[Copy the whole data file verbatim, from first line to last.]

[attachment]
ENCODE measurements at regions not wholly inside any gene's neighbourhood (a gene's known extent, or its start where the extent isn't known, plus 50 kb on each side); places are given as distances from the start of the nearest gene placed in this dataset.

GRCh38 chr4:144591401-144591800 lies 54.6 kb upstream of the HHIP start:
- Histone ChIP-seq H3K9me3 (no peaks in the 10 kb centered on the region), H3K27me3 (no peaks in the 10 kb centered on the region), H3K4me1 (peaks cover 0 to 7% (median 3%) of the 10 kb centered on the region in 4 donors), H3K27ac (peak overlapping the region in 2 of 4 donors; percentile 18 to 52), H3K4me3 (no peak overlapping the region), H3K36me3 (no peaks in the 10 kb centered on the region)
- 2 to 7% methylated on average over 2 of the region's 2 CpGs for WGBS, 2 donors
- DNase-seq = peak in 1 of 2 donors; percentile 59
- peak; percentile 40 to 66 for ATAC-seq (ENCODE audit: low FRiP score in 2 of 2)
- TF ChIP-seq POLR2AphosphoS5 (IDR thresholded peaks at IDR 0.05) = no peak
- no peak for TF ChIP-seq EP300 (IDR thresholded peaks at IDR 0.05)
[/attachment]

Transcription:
ENCODE measurements at regions not wholly inside any gene's neighbourhood (a gene's known extent, or its start where the extent isn't known, plus 50 kb on each side); places are given as distances from the start of the nearest gene placed in this dataset.

GRCh38 chr4:144591401-144591800 lies 54.6 kb upstream of the HHIP start:
- Histone ChIP-seq H3K9me3 (no peaks in the 10 kb centered on the region), H3K27me3 (no peaks in the 10 kb centered on the region), H3K4me1 (peaks cover 0 to 7% (median 3%) of the 10 kb centered on the region in 4 donors), H3K27ac (peak overlapping the region in 2 of 4 donors; percentile 18 to 52), H3K4me3 (no peak overlapping the region), H3K36me3 (no peaks in the 10 kb centered on the region)
- 2 to 7% methylated on average over 2 of the region's 2 CpGs for WGBS, 2 donors
- DNase-seq = peak in 1 of 2 donors; percentile 59
- peak; percentile 40 to 66 for ATAC-seq (ENCODE audit: low FRiP score in 2 of 2)
- TF ChIP-seq POLR2AphosphoS5 (IDR thresholded peaks at IDR 0.05) = no peak
- no peak for TF ChIP-seq EP300 (IDR thresholded peaks at IDR 0.05)